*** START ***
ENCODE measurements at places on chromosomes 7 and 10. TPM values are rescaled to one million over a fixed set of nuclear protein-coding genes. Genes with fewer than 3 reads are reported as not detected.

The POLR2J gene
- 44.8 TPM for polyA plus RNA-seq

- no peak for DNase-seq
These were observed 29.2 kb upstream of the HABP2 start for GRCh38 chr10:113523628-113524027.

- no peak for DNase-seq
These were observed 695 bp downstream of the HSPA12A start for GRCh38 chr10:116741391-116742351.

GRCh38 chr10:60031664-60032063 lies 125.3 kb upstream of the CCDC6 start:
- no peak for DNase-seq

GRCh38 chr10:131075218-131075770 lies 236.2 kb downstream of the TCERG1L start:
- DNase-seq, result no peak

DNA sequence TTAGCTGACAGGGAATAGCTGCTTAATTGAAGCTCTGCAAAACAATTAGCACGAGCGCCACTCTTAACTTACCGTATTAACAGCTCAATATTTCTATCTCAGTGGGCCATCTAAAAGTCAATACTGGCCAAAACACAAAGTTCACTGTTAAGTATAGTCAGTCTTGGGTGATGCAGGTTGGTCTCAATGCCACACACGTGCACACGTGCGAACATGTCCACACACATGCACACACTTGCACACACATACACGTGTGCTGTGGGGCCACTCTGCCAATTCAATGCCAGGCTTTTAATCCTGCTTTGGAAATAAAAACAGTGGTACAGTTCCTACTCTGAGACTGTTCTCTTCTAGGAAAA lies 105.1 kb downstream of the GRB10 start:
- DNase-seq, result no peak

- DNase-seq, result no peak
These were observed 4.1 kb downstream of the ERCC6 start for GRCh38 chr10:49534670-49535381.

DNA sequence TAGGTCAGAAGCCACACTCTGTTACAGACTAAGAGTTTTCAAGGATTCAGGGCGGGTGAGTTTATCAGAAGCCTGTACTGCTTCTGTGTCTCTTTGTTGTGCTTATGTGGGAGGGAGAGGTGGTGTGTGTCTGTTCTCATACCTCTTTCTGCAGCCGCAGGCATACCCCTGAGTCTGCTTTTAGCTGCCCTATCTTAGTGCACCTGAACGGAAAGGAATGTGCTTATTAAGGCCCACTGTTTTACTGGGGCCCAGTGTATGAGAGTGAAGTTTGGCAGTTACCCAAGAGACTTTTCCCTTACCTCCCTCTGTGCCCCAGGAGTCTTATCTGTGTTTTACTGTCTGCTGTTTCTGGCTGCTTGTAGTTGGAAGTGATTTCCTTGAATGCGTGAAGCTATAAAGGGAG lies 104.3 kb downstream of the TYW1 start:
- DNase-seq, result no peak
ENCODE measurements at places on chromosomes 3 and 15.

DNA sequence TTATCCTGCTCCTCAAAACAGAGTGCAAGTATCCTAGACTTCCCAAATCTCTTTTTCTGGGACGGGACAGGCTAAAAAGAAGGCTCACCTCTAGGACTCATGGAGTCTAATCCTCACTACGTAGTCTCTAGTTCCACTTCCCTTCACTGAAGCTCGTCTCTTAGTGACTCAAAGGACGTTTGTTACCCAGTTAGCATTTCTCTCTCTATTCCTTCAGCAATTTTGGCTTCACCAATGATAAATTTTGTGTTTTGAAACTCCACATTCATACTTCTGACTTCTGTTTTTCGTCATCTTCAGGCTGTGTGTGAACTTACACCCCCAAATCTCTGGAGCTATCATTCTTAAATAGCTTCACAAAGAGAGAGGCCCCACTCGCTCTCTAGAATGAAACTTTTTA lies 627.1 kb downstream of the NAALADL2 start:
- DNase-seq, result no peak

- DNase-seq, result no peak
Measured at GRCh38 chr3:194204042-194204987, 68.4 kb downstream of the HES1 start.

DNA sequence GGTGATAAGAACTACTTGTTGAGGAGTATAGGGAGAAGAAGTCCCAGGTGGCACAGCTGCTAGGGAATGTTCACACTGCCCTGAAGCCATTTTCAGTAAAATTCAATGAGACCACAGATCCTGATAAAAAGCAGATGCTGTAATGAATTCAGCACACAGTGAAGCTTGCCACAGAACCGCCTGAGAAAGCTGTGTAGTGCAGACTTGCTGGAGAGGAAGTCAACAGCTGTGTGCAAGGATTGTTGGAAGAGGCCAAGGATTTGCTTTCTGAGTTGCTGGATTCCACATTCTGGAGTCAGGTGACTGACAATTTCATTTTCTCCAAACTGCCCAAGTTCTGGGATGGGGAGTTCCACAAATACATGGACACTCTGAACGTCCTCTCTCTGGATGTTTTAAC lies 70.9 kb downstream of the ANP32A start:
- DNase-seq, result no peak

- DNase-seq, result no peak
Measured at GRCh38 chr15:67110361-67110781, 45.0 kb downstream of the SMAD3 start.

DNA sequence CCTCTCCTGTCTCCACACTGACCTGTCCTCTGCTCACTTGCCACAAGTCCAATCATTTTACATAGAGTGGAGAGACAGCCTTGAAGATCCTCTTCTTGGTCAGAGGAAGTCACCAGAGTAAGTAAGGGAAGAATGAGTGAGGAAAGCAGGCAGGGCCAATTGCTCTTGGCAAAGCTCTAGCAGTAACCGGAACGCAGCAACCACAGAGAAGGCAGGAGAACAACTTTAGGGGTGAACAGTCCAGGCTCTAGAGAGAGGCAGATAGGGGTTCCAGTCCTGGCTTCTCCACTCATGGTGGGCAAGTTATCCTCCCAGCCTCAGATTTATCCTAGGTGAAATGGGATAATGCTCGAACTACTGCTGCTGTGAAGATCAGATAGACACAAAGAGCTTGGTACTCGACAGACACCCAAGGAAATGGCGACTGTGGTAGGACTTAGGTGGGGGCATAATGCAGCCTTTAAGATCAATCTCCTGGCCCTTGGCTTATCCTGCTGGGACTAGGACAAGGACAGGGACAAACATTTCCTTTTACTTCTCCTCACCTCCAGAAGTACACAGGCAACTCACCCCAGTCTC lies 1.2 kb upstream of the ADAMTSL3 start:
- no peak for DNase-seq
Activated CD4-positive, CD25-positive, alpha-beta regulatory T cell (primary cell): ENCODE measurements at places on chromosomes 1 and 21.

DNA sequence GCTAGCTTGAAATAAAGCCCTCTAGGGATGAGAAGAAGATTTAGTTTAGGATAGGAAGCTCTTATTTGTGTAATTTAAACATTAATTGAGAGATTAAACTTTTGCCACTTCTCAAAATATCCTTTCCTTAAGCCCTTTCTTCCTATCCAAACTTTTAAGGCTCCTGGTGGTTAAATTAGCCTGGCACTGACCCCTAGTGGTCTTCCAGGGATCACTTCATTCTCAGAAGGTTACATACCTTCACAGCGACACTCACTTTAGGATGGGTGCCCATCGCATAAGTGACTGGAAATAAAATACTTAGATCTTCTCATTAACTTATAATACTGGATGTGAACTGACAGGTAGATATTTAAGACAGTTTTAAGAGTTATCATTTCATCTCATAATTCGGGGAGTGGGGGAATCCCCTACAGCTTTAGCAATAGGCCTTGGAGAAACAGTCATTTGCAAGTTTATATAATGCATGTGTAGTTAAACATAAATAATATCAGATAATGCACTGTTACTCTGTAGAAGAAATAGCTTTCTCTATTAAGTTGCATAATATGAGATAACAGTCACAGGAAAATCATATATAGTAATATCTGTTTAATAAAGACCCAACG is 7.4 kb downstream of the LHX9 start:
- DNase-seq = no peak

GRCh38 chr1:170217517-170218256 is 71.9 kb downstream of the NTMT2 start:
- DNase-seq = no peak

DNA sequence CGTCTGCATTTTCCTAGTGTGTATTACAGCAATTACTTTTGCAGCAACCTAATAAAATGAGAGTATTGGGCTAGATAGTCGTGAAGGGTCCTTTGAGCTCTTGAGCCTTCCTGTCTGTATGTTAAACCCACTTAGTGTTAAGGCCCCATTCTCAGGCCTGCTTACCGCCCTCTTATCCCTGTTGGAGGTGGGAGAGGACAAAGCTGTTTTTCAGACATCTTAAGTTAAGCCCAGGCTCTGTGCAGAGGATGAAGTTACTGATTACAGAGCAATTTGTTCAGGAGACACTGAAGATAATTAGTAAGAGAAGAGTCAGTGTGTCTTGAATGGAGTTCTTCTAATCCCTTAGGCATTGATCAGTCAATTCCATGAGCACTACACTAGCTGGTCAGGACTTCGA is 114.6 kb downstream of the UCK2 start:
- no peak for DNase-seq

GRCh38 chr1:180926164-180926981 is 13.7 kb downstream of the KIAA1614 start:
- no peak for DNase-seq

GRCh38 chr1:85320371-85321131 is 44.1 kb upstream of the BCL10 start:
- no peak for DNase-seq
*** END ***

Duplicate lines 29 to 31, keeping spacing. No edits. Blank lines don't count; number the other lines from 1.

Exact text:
Activated CD4-positive, CD25-positive, alpha-beta regulatory T cell (primary cell): ENCODE measurements at places on chromosomes 1 and 21.

DNA sequence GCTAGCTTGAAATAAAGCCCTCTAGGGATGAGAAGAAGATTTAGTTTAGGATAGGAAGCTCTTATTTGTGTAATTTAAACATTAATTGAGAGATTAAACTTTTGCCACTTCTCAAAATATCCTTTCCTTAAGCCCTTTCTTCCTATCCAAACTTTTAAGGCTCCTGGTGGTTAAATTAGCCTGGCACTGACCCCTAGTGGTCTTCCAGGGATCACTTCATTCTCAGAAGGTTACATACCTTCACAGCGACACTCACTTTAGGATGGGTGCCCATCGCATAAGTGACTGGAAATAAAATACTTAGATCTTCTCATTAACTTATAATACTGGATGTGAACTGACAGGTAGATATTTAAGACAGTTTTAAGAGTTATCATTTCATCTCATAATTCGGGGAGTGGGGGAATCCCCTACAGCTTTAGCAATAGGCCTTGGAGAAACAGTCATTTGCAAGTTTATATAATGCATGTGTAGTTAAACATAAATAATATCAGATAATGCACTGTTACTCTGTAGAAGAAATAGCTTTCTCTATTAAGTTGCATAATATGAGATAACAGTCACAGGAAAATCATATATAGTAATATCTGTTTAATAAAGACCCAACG is 7.4 kb downstream of the LHX9 start:
- DNase-seq = no peak